Ciprian Catana, M.D., Ph.D.
Director, Integrated MR-PET Imaging Laboratory
Massachusetts General Hospital
The focus of my career has been on advancing simultaneous positron emission tomography and magnetic resonance imaging (PET/MRI) toward meaningful clinical human use. Specifically, my efforts have concentrated on developing and validating this novel technology, on identifying and implementing methods to best exploit the combined quantitative data and, working closely with dozens of basic science researchers and physician-scientists, on applying these tools to studies in various patient populations. I was the PI of two projects aimed at using multimodal imaging for studies in brain tumor and Alzheimer’s disease patients . These projects gave two Harvard Biophysics PhD students opport unities to conduct research at the interface between physical and biological sciences. We have recently started to develop a very high performance 7T MR - compatible dedicated brain PET scanner. Our objective is to build a PET camera with >10x improved sensitivity to enable dynamic PET imaging of brain neurotransmission, neuromodulation, and other dynamic molecular events with unprecedented temporal resolution and beyond state-of-the-art spatial resolution. Such a device will lead to transformative advances in our understanding of healthy-brain neurochemistry, physiology, and function, and open new insights into the pathophysiologic interrelation between structure and function involved in disorders of the central nervous system. Recently, our group also started to explore the benefits of using PET/MRI technology for cardiovascular and pulmonary diseases as well as whole-body oncological applications. As one example, I am currently leading an academic-industrial partnership funded by NIH-NCI aimed at developing and translating machine learning approaches to improve the characterization of primary prostate cancer.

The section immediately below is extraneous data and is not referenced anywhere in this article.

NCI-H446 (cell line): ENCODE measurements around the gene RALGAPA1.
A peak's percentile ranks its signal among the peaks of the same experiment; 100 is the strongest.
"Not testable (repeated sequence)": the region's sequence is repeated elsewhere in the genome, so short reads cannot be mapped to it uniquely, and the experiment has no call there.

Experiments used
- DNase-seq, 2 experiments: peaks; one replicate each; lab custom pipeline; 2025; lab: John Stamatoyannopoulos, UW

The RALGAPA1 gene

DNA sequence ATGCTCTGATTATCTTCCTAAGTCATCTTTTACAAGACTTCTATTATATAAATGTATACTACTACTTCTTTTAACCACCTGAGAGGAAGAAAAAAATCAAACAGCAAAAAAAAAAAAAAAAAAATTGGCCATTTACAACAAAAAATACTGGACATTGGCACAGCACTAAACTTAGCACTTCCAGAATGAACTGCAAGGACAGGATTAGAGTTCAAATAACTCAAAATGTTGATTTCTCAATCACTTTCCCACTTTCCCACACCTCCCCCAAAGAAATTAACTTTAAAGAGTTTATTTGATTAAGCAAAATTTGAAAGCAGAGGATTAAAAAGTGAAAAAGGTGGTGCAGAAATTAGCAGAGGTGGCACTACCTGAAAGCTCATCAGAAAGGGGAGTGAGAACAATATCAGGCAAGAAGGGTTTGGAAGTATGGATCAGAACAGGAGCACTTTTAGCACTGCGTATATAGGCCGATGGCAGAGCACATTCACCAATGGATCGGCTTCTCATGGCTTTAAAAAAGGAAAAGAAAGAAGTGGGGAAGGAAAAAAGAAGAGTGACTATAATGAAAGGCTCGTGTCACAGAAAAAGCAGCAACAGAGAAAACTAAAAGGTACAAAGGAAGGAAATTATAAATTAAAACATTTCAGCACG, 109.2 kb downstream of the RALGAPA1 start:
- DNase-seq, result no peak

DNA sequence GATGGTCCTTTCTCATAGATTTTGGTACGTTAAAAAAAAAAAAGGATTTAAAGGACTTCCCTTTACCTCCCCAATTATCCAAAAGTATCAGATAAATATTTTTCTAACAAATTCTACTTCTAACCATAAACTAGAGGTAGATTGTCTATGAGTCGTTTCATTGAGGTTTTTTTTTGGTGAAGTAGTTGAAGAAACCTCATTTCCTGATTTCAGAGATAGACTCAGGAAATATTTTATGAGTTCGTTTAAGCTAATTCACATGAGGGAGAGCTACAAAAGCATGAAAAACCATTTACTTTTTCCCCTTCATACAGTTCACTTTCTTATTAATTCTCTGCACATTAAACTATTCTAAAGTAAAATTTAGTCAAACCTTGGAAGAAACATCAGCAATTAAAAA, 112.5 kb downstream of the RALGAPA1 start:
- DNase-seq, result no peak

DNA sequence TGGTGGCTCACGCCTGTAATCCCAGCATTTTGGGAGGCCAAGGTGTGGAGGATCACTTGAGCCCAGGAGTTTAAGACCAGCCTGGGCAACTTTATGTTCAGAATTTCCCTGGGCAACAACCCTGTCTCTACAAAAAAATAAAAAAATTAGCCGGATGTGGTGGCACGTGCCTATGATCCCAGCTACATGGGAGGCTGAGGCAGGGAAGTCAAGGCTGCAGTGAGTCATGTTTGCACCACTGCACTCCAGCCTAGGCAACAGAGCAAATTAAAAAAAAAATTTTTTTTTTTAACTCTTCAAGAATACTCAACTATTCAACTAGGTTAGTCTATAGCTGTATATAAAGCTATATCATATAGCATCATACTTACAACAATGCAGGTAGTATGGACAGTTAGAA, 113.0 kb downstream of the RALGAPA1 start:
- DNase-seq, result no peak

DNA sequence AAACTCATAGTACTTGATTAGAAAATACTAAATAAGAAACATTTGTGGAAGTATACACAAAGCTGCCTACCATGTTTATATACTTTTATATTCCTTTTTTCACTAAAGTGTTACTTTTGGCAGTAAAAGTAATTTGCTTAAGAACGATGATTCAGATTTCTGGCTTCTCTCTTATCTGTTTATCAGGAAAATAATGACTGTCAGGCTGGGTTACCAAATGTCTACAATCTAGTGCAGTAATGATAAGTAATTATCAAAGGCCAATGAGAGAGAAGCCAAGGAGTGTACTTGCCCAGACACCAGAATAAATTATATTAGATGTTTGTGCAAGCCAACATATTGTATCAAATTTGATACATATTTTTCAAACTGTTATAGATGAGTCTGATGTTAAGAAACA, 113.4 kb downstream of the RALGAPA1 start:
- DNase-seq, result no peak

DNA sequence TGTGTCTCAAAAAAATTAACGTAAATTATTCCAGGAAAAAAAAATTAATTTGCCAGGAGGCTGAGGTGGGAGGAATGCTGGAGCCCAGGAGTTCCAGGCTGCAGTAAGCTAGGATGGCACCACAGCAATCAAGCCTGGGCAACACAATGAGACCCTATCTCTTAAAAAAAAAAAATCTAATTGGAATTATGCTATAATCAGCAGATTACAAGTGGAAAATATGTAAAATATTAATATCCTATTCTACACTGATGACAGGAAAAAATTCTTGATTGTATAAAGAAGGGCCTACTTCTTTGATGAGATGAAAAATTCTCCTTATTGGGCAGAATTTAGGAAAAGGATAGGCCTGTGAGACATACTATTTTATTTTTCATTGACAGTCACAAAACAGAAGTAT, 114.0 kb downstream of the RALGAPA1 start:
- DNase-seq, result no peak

PET/MRI is an imaging modality deeply rooted into physics currently used for numerous research and clinical applications. Over the last decade, Harvard Biophysics students have contributed to the development of quantitative PET/MRI methods and worked closely with neuroscientists to apply these tools to study the brain. We are now developing a next generation device to describe the human brain’s dynamic “neurochemical connectome”. This project will give current students the unique opportunity to develop the hardware/ software and perform the first human studies to show the capabilities of this novel device, and will attract future students interested in performing transformative neuroscience research.
Charlestown, MA 02129